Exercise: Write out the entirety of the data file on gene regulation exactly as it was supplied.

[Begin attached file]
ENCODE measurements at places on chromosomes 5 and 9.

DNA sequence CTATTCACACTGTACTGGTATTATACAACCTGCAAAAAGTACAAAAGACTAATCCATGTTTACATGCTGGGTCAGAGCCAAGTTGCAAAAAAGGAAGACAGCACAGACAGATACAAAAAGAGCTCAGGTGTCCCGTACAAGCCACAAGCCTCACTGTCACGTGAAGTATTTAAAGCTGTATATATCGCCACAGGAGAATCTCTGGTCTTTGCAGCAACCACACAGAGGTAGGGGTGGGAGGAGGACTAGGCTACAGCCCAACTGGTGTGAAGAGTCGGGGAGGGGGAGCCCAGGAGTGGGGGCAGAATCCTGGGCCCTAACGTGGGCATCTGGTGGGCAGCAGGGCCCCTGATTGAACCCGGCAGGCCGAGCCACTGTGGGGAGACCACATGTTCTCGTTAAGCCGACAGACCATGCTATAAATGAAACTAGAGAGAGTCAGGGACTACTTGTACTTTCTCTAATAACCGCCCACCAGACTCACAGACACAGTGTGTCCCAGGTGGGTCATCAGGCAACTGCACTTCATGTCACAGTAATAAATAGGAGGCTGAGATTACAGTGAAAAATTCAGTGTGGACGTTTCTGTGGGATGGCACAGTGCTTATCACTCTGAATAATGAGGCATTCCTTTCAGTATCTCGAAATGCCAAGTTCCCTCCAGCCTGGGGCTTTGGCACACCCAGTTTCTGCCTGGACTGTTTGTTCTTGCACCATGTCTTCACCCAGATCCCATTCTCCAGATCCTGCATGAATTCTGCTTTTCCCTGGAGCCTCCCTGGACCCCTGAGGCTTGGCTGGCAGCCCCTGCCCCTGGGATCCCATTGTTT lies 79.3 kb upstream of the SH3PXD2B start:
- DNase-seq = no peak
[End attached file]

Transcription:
ENCODE measurements at places on chromosomes 5 and 9.

DNA sequence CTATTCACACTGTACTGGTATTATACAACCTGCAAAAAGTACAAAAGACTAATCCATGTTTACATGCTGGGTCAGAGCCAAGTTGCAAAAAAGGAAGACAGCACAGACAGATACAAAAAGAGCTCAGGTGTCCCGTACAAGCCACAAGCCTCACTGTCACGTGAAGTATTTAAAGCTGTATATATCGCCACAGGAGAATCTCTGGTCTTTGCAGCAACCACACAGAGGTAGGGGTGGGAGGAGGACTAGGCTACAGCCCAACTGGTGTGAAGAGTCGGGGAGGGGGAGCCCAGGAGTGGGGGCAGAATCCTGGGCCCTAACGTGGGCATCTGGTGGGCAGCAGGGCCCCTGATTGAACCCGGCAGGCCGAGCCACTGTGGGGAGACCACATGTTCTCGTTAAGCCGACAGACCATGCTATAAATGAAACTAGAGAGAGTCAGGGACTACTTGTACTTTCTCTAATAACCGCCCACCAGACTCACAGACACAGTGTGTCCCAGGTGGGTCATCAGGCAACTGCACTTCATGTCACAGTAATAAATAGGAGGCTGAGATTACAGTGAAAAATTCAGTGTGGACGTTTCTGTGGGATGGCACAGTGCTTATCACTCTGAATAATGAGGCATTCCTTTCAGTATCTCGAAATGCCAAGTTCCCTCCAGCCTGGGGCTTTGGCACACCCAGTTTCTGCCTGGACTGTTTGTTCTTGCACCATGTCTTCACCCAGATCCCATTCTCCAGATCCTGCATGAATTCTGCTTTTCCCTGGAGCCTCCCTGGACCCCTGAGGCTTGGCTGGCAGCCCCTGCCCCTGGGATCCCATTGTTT lies 79.3 kb upstream of the SH3PXD2B start:
- DNase-seq = no peak